Mark Jensen

Maryfest Member

I am writing in response to the Marysville Globe, Saturday March 11, 2017, article on the Marysville Strawberry Festival “in a jam.” It is very true that the 2017 Marysville Strawberry Festival is “In a Jam”, but this is due to the leadership of the last 2-3 years.

I would like to address Darren Doty’s and Mark Jensen’s comment on having trouble getting volunteers.

In the past the festival has never had trouble getting volunteers. Most likely the problem is caused by the festival leadership being disrespectful to its volunteers. They banned members from attending meetings and even sent letters to former board members and members telling them they are banned “permanently and lifetime” from being part of the festival and attending any festival events. My husband, a former president of Maryfest Inc., and I were intimidated, threatened and bullied into leaving the festival. In August 2016 we received one of the above mentioned ”permanently and lifetime banned” letters from the festival. After hearing from friends in other festivals throughout the Pacific Northwest, I would like to ask the current leadership why is it that any new members will have to go through an interview and sign a contract saying they would pay a $10,000 fine if they do anything against the Board of Directors.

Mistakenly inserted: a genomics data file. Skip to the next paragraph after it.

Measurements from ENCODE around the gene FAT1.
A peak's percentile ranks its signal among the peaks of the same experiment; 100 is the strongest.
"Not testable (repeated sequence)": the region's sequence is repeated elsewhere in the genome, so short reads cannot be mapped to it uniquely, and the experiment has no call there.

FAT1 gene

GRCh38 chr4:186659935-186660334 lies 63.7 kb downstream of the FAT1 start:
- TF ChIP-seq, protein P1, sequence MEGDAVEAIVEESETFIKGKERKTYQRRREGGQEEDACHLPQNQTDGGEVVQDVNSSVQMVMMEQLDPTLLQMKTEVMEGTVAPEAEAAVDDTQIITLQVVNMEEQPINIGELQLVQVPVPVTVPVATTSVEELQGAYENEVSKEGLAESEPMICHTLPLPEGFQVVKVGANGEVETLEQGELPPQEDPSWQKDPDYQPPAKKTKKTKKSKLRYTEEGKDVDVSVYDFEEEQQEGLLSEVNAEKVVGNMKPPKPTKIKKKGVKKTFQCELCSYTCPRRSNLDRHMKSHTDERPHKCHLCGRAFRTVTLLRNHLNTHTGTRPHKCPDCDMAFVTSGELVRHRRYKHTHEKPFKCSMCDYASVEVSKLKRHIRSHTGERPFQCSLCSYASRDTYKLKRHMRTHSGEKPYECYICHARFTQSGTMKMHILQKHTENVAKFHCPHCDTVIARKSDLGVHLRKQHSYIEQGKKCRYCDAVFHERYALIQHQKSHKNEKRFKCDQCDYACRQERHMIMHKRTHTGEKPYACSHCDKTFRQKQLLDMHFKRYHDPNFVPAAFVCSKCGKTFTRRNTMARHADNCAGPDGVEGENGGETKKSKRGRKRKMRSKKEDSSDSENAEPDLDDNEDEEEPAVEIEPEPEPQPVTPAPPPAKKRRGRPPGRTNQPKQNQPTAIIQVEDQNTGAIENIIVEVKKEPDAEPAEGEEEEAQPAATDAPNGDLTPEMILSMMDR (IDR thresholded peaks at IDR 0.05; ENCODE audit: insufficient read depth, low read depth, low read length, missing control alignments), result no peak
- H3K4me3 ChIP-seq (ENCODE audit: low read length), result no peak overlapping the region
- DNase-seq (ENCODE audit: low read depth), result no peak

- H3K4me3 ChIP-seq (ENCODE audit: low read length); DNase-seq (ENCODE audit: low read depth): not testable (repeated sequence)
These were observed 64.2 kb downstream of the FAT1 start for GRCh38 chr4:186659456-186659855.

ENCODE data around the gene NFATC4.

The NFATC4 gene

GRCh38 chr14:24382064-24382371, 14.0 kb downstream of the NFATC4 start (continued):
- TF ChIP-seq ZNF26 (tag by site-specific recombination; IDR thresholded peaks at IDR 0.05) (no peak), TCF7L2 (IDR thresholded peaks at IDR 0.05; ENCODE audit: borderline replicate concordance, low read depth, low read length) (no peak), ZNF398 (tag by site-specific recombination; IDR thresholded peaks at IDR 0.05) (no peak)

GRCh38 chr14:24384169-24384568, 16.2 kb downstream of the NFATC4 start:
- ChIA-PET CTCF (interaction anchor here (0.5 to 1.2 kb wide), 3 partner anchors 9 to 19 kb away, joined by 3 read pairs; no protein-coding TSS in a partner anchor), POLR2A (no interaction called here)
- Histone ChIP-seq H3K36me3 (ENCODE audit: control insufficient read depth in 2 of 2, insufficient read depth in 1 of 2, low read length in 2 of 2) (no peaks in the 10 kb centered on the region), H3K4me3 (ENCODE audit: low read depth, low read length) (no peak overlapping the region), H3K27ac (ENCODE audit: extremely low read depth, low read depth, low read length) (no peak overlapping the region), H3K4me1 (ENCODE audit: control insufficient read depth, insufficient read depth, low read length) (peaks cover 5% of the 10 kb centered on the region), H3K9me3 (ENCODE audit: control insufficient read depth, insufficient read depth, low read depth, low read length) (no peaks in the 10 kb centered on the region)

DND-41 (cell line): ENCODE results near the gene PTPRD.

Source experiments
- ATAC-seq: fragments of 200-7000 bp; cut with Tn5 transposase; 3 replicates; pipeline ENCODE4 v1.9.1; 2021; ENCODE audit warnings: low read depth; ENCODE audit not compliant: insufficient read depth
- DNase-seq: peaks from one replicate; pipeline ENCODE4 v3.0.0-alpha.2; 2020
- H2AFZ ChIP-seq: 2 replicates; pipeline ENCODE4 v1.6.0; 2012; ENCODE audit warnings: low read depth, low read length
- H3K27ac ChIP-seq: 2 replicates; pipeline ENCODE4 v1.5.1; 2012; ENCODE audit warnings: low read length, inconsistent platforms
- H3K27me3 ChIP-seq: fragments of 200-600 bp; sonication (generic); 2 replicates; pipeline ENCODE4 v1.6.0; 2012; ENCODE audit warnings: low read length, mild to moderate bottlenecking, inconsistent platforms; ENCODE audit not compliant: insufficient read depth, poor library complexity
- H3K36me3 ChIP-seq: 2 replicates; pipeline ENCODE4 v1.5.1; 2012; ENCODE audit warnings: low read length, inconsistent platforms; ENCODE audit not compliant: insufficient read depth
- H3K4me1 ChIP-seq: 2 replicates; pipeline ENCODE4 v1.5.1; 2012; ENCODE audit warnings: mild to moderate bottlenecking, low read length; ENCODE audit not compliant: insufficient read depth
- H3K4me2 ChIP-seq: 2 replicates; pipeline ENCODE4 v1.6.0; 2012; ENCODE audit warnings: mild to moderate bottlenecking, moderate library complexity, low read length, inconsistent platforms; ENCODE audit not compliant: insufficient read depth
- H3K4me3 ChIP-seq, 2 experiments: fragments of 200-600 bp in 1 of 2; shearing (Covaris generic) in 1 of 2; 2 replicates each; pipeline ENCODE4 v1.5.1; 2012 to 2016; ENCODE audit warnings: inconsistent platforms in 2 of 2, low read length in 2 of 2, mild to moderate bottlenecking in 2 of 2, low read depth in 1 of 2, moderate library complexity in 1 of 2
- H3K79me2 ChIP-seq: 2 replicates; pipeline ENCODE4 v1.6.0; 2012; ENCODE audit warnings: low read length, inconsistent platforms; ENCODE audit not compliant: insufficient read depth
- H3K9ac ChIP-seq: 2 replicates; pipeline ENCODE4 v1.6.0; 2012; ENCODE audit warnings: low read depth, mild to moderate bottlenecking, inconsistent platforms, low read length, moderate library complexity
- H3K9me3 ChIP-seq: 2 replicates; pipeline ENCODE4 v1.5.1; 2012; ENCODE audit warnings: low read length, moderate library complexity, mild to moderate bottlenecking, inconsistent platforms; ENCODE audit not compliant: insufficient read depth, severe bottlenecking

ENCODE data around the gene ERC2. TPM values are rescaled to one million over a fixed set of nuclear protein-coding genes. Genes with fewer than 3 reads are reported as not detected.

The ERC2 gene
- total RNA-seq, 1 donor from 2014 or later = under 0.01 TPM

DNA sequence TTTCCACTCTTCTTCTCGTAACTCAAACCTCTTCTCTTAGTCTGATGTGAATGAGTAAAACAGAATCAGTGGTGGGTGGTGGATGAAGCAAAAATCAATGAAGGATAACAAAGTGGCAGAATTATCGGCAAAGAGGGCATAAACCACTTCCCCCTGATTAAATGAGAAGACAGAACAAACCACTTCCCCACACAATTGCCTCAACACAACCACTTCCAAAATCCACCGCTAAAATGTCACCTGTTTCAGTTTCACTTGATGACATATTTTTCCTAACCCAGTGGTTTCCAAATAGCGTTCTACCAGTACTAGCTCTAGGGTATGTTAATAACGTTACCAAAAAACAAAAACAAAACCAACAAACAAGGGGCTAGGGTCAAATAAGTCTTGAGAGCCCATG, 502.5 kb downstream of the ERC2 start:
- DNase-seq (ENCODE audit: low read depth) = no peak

Why won’t the executive board of directors answer the allegations that were sent to the Secretary of State and our community leaders? Is it because it’s true?

Why is it the board doesn’t have a treasurer? Why won’t they open their books to the public? Maryfest is registered with the state as a nonprofit community organization.

My other great concern is for the senior and junior royalty – six impressionable young ladies. Have background checks been done on all the board and members, including those who have used other names in the past?

I wonder if the job of chaperone for these young ladies is not being taken as seriously as it has been in the past. Do all chaperones meet training, proper age (25 years old) following the by-laws and standing rules and the royalty rules. I worry about having the royalty being driven around by underage drivers as that requires an age 25-plus requirement by the insurance company. My hope is that the Marysville Strawberry Festival does get out of its jam, and we can have our wonderful community event. What needs to happen is that those in leadership need to leave. How many of the leadership even live in our community and know the history of our festival?

Alice VanBeek

Former festival volunteer